Filmmakers became frustrated with the uncertainty of fair use by the beginning of the 21st Century. Under the leadership of Professors Aufderheide and Peter Jazic from American University, documentary filmmakers were brought together to discuss fair use. In meetings across the country, filmmakers discussed the burdens of clearing film clips, music, photos, and other items for their documentaries. They talked about how their creativity was crimped, how their energy and their pocketbooks were drained, and how certain points could not be properly demonstrated cinematically. The two American University professors even documented how some films were not being made and expression was being squelched.
By 2004, the professors had uncovered many instances of films not made, compromises that had to be made, and widespread instances of filmmakers using fair use while hiding the fact from gatekeepers and insurance companies. Their study was aptly entitled Untold Stories.
As a result of these meetings, a consensus was created among documentary filmmakers that came to be expressed in a booklet entitled Documentary Filmmakers’ Statement of Best Practices in Fair Use. I should disclose that I was one of the two attorneys in private practice who were invited to join the academic legal scholars on the legal advisory board to this project.
The Statement describes “the actual practice of many documentarians, joined with the views of others about what would be appropriate if they were free to follow their own understanding of good practice…Unfortunately, until now the documentarians who depend on fair use generally have done so quietly, in order to avoid undesired attention. In this statement, documentarians are exercising their free speech rights – and their rights under copyright – in the open.”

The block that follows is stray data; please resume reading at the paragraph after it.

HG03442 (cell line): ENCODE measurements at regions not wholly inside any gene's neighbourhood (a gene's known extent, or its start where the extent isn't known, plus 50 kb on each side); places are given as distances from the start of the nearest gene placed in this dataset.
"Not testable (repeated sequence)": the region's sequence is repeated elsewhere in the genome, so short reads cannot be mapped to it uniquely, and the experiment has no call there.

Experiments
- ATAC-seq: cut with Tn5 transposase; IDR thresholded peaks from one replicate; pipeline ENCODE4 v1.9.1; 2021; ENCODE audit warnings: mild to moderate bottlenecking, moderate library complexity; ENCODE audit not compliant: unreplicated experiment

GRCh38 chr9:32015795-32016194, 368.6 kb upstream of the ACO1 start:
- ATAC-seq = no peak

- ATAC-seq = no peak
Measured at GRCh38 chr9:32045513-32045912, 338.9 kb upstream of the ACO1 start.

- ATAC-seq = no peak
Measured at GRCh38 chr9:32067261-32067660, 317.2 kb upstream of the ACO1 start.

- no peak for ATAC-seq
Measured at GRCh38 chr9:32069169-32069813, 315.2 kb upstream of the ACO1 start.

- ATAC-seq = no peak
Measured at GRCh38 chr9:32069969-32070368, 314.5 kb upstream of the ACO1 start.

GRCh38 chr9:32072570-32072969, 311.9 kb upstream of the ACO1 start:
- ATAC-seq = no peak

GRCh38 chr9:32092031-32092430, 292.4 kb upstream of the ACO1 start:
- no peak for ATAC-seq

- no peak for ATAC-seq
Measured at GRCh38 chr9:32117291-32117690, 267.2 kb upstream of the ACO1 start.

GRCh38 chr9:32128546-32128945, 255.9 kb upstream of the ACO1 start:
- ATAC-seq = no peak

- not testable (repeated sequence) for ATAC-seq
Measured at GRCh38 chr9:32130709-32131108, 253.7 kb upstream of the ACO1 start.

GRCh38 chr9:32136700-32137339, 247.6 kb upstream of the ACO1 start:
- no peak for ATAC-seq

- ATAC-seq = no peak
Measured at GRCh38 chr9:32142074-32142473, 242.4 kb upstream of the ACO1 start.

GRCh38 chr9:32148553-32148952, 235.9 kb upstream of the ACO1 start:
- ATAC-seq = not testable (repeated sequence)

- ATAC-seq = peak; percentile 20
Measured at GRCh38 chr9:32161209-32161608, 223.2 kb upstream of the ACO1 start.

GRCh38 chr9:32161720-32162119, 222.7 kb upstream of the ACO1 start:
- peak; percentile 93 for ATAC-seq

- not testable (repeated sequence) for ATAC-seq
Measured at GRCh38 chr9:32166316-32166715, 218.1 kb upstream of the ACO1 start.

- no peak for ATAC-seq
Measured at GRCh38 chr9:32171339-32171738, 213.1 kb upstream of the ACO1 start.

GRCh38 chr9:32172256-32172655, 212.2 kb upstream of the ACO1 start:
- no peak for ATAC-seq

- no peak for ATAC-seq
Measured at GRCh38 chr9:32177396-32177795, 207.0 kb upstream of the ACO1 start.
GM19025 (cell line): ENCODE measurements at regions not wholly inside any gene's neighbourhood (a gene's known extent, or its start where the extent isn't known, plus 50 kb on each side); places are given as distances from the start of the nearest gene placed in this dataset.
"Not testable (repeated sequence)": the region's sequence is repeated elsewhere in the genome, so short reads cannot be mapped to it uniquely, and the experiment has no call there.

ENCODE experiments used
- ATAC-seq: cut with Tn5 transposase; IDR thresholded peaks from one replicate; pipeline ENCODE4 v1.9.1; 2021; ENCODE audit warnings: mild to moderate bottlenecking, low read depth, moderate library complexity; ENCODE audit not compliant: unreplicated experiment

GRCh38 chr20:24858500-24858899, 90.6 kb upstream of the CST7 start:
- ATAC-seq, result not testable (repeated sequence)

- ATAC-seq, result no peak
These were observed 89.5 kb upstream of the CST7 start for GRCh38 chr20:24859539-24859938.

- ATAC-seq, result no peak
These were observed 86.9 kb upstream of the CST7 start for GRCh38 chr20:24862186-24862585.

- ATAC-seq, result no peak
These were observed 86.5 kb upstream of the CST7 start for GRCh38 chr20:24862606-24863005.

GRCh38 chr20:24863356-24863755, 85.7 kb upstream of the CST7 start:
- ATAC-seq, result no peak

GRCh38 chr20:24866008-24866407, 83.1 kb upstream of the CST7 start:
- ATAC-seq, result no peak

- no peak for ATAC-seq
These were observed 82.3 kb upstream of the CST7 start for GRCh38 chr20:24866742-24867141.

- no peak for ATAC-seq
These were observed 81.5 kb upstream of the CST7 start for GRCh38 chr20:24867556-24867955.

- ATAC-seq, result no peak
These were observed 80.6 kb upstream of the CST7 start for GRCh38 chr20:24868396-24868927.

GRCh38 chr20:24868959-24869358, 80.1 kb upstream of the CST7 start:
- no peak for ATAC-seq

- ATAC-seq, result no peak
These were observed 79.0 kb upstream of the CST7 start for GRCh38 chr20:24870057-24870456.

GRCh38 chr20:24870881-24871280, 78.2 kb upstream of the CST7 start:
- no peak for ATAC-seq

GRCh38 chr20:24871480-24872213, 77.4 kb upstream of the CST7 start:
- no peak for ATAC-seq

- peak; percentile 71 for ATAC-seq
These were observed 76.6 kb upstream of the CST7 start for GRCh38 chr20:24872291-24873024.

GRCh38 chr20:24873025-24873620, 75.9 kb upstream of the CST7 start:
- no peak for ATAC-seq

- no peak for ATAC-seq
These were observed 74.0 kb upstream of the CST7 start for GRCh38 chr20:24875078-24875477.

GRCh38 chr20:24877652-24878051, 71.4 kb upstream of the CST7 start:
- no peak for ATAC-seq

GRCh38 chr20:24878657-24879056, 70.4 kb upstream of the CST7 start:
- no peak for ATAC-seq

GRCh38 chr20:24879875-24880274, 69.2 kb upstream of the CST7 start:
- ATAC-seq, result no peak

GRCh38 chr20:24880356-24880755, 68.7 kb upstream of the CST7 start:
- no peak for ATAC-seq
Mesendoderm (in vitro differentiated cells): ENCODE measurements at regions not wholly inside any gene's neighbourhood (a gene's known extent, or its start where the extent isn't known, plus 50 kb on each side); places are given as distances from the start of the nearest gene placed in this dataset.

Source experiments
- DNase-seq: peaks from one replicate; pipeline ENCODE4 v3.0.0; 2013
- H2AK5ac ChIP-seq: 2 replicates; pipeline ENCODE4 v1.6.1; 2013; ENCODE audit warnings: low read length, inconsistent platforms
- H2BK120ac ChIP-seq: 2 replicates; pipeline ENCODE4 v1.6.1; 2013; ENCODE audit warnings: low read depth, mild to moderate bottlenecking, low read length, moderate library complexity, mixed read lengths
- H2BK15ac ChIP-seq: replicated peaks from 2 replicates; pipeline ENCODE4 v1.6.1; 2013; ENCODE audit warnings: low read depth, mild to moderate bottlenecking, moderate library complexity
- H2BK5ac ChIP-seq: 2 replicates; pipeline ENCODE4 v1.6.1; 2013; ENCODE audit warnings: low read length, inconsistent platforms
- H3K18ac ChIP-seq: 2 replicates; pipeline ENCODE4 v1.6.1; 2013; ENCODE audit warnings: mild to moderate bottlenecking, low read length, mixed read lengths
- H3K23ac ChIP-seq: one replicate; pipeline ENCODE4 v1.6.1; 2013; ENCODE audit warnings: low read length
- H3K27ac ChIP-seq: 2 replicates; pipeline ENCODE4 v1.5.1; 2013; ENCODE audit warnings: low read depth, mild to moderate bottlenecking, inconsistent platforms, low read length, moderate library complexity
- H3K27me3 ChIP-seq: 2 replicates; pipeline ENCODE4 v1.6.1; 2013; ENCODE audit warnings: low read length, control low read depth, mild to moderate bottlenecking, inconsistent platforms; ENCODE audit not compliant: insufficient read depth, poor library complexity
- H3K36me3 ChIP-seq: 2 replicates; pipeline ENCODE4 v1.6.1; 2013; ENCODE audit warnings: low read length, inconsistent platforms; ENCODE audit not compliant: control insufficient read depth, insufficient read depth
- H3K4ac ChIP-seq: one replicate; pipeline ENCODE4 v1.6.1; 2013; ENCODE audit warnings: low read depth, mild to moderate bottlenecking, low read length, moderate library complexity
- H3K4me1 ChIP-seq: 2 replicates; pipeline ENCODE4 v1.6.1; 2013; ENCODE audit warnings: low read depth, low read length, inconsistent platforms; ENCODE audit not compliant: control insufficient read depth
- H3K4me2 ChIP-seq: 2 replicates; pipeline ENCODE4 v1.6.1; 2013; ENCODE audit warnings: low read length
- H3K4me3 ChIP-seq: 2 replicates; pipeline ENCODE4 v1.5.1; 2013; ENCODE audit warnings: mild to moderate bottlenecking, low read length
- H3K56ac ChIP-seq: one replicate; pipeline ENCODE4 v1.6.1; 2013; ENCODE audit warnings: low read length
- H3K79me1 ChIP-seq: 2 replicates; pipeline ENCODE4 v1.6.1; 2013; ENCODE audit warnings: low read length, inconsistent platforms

This statement is organized around four classes of situations that documentary filmmakers regularly confront in making their films. These four classes do not exhaust all the likely situations where fair use might apply; they reflect the most common kinds of situations that documentarians identified at this point. The four classes of situations that documentary filmmakers regularly confront in making their films are:
1. Employing copyrighted material as the object of social, political, or cultural critique.
2. Quoting copyrighted works of popular culture to illustrate an argument or point.
3. Capturing copyrighted media content in the process of filming something else.
4. Using copyrighted material in a historical sequence.
Think of fair use as a spectrum of possibilities, rather than a bright line that provides a definitive “yes” or “no” in all cases. In fact, the courts have specifically said, in case after case, that there is no bright line, that they have to consider all relevant factors in each case. In this way, fair use is like good manners. There are situations where reasonably well-informed practitioners in the field might differ.
The trick is to be sure that your use is as safe as possible. That is to say that your use should have the best chance possible of being found to be a fair use.
Over the years, we have helped many filmmakers find small adjustments that they can make that improve their chances of being found to be a fair use. The most common adjustment is to make clearer the connection between that which is being used and the subject being discussed. Interestingly, this is also one of the hallmarks of good journalism. With such clarifications and the Statement of Best Practices firmly in hand, most filmmakers are in very good shape. Of course, you should consult with competent clearance counsel before sending your film out into the world. The day when a filmmaker can safely make fair use decisions on their own is still a good ways off into the future.